Note

Last update 04/05/2021

Sharing model configurations

A key goal of SuperflexPy is to facilitate collaboration between research groups, and to help compare and improve modelling solutions. To this end, users can share model configurations that can be imported and run by other users. Note that models built with SuperflexPy are Python objects that, once initialized, can be imported into other scripts.

A user who wishes to share their model configuration with the community can create a Python script (with a descriptive name) that initializes the model (without running it) and “upload” it to the GitHub repository in the folder superflexpy/implementation/models/. This “upload” requires the following steps: (1) fork the SuperflexPy repository, (2) add the script to the local fork of the repository, and (3) make a pull request to the original repository (see Software organization and contribution for further details). The contributed code will be checked by the repository maintainers. Assuming all checks are passed the newly incorporated code will be incorporated in the following release of SuperflexPy and thus made available to other SuperflexPy users.

The user will maintain authorship on the contributed code, which will be released with the same License as SuperflexPy. It is good practice to include unit tests to enable users to ensure the new code is operating as expected (see Automated testing).

Practical example with M4

We illustrate of how to distribute SuperflexPy models to colleagues using as an example the model Model M4 from Kavetski and Fenicia, WRR, 2011.

First, we create the file m4_sf_2011.py that contains the code to initialize the model

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from superflexpy.implementation.root_finders.pegasus import PegasusPython
from superflexpy.implementation.numerical_approximators.implicit_euler import ImplicitEulerPython
from superflexpy.implementation.elements.hbv import UnsaturatedReservoir, PowerReservoir
from superflexpy.framework.unit import Unit

root_finder = PegasusPython()
numeric_approximator = ImplicitEulerPython(root_finder=root_finder)

ur = UnsaturatedReservoir(
    parameters={'Smax': 50.0, 'Ce': 1.0, 'm': 0.01, 'beta': 2.0},
    states={'S0': 25.0},
    approximation=numeric_approximator,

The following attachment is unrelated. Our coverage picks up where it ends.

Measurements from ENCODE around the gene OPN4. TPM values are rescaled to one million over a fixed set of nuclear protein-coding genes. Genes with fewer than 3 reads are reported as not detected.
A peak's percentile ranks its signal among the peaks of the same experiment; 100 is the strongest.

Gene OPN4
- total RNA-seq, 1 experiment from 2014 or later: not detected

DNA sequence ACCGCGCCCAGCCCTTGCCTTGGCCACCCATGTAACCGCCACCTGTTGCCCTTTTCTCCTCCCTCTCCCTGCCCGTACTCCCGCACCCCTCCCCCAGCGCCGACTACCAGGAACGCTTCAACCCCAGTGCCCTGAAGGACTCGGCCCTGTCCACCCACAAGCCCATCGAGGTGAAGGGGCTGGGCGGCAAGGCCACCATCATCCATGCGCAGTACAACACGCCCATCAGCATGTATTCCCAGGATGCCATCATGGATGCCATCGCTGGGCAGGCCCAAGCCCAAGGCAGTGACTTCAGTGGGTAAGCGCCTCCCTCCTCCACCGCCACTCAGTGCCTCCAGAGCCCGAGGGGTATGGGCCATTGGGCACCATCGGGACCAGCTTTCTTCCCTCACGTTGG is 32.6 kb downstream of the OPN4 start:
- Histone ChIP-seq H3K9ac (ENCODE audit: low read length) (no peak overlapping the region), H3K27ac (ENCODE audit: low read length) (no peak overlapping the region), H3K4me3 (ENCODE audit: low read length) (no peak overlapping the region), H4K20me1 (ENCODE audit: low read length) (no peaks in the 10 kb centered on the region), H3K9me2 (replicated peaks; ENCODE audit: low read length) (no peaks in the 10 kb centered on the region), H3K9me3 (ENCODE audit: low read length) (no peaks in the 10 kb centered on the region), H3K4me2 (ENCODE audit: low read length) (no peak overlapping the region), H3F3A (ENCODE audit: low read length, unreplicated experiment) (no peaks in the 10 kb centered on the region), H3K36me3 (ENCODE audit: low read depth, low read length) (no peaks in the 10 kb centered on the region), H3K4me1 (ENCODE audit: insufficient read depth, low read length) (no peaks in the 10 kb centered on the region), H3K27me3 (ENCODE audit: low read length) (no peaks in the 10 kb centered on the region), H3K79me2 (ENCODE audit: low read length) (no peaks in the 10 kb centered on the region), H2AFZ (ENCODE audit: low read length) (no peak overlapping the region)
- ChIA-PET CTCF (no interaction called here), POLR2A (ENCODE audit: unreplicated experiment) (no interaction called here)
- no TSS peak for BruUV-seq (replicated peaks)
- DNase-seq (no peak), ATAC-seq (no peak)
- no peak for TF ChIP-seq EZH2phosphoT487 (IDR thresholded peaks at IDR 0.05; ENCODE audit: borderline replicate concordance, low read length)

id='UR'
)

fr = PowerReservoir(
    parameters={'k': 0.1, 'alpha': 1.0},
    states={'S0': 10.0},
    approximation=numeric_approximator,
    id='FR'
)

model = Unit(
    layers=[
        [ur],
        [fr]
    ],
    id='M4'
)

Then we incorporate the file m4_sf_2011.py into the SuperflexPy repository in the folder superflexpy/implementation/models/ following the steps illustrated in the previous section (fork, change, and pull request).

Once the next release of SuperflexPy is available, the M4 model implementation will be available in the updated installed package. General users can then use this new model in their own application, by importing it as shown below.

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from superflexpy.implementation.models.m4_sf_2011 import model

model.set_input([P, E])
model.set_timestep(1.0)
model.reset_states()

output = model.get_output()

Sharing models “privately” with other users

Model configurations can be shared “privately” between research groups without waiting for a new release of the framework.

This can be done by creating a my_new_model.py file that initializes the model and then sharing the file “privately” with other users.

The recipients of the new file can then save it on their machines and use local importing. Assuming that the script that the recipients use to run the model is in the same folder as the file initializing the model, the new model can be used as follows

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from .my_new_model import model

model.set_input([P, E])
model.set_timestep(1.0)
model.reset_states()

output = model.get_output()

Note the local import in line 1.

As we believe in the F.A.I.R. principles, we encourage modelers to share their models with the whole community, using the procedure detailed earlier.

Dumping objects with Pickle

Python offers the module Pickle to serialize objects to binary files. This approach enables the distribution of binary files, but has the disadvantage of lacking transparency in the model structure.